HANOI – Three weeks ago, an exhibition opened at the Vietnam Military History Museum. On one side of a long hall, the mementos of Vietnam’s 25 years of war against the United States and France – letters of surrender, quotations from Ho Chi Minh, hand grenades and AK-47 rifles – lined the walls. Nothing new there.

But on the other side, the History Museum was actually making history. Along those walls hung daggers, paintings and quotations from Vietnam’s struggle with another rival: imperial China.  Battles dating to 1077, 1258 and the 14th and 18th centuries were featured in intricate detail.

Putting China on a par with “Western aggressors” marks a psychological breakthrough for Vietnam’s military and is troubling news for Beijing. For years, China has tried to forge a special relationship with Vietnam’s Communist government. But China’s rise – and its increasingly aggressive posture toward Vietnam – has alarmed the leadership of this country of 90 million, prompting it to look differently at its neighbor.

Beijing risks losing its status here of a fraternal Communist partner and being relegated to its longtime place as the empire on Vietnam’s northern border that has shaped and bedeviled this country for centuries. That change of perception has led Vietnam to embark on an extraordinary undertaking to befriend the world as a hedge against China. And prominent among its new intimates is the United States, which is equally eager for partners to help it cope with Beijing. Continue reading

Vietnamese authorities charge labor activists with “disrupting security”

Oct 18, 2010

Hanoi – Vietnamese authorities have brought charges against three labour activists for ‘disrupting security,’ an official said Monday.

The indictment said the three often contacted and received money from Tran Ngoc Thanh, chairman of the Warsaw-based Committee to Protect Vietnamese Workers, to print and distribute anti-government leaflets and to foment labour strikes. It said ‘those offenders’ crimes are very serious, operated and organized with the intention to destroy the country’s security, and need punishing.’

The accused are Nguyen Hoang Quoc Hung, 29, Do Thi Minh Hanh and Doan Huy Chuong, both 25 years old, said Nguyen To Toan, deputy head of security department No 2 of the prosecutor’s office.

In November 2006, Chuong established the United Workers-Farmers Organization of Vietnam (UWFO) to advocate for labour rights. He was arrested and sentenced to 18 months in prison in December 2007 for ‘abusing democratic freedoms,’ but was released on May 13, 2008 due to poor health. Continue reading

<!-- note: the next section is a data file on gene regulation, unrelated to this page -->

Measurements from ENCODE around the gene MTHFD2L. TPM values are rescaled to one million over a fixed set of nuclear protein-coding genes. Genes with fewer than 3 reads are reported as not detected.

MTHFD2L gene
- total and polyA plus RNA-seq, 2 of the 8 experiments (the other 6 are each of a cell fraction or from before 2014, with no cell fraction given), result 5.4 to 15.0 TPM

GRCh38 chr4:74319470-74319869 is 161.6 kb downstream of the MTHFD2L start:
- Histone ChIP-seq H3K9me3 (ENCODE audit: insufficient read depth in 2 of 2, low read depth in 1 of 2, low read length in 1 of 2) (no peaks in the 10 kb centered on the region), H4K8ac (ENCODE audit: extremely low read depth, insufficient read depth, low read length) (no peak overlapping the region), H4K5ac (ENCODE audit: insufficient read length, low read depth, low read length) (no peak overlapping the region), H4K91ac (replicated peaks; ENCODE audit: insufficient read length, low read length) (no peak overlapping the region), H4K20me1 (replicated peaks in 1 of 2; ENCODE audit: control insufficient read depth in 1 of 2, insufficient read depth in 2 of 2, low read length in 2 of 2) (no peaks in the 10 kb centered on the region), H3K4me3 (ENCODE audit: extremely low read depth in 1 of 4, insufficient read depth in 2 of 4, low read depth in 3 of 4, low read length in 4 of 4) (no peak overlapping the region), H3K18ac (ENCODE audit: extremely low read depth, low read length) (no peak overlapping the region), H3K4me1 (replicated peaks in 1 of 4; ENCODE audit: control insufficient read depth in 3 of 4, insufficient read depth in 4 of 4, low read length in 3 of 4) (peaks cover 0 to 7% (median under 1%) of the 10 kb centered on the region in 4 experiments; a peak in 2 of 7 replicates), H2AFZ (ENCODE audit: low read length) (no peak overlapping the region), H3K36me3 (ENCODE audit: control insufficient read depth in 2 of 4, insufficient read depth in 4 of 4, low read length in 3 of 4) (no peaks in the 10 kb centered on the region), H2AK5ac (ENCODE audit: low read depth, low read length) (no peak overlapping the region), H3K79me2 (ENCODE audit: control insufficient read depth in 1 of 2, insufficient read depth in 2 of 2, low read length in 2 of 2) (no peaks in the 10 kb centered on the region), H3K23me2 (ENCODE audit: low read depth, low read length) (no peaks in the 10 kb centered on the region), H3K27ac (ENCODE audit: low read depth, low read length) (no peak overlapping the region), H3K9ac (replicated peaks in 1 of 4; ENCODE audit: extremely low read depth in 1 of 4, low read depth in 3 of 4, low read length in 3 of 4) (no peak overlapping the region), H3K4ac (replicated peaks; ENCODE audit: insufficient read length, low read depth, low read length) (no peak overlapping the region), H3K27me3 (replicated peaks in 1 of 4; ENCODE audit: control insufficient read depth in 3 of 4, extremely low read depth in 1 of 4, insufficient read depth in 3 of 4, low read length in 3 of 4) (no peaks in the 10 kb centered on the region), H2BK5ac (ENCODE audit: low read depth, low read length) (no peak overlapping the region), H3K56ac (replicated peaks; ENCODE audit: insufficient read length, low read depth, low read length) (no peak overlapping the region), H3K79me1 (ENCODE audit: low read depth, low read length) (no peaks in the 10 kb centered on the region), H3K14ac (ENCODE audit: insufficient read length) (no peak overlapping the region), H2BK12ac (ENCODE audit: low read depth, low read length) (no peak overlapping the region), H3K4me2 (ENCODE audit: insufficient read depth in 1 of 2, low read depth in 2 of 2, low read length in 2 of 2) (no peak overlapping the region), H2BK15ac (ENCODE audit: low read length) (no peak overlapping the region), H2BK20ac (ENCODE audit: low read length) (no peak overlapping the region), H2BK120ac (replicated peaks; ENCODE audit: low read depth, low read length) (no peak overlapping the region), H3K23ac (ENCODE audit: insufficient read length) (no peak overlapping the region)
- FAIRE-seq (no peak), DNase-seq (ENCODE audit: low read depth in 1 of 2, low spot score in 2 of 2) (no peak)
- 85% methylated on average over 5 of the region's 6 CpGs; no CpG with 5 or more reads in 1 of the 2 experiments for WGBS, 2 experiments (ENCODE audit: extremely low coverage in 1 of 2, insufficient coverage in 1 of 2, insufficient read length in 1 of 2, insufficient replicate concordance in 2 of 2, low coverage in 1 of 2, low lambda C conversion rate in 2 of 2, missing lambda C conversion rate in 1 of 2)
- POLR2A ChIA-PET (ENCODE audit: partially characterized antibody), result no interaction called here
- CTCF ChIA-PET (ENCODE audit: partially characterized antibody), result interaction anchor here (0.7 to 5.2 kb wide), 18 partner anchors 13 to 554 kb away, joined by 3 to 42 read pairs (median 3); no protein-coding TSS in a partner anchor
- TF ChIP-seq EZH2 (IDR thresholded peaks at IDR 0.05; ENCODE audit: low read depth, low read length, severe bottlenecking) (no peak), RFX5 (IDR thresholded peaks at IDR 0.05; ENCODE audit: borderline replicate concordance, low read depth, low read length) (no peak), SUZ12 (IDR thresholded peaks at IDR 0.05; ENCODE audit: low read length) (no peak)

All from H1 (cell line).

India enlists aid from imperialists, Zionists–and now from Vietnam–in the fight against tribals and Maoists

[India’s “Operation Green Hunt”,  facing significant political opposition and militant resistance from the Indian people, is drawing in technical resources and military training from imperialist and Zionist forces. Now, Vietnam’s government, having long turned to the capitalist market and friendly relations with imperialism, is sending forces to train Indian counter-insurgency forces waging an internal war against tribal people, Maoists, and independence movements in Kashmir, Manipur, Assam and elsewhere. This story (and snarky headline) from The Telegraph gloats over Vietnam’s turnabout on revolution, but the spirit of resistance, once led by Vietnamese, is now unmistakably carried by the tribals and the Maoists in India.–ed.]

The Telegraph, Calcutta, India

October 14, 2010

Ho! Look who’s teaching army-Hanoi tie-up in Maoist time

New Delhi: The Indian Army has decided to learn from the masters of the bush war — Vietnam — in the middle of an intensive study of Maoist military tactics.

The irony is hard to miss. When the Naxalites emerged in India in the late-1960s, a popular slogan that reverberated in Bengal was “Tomar naam, amar naam, Vietnam, Vietnam”.  Translated it means “Your name, my name, Vietnam, Vietnam”, but the English does not have quite the same ring as the passionate Bengali in which the slogan was chorused.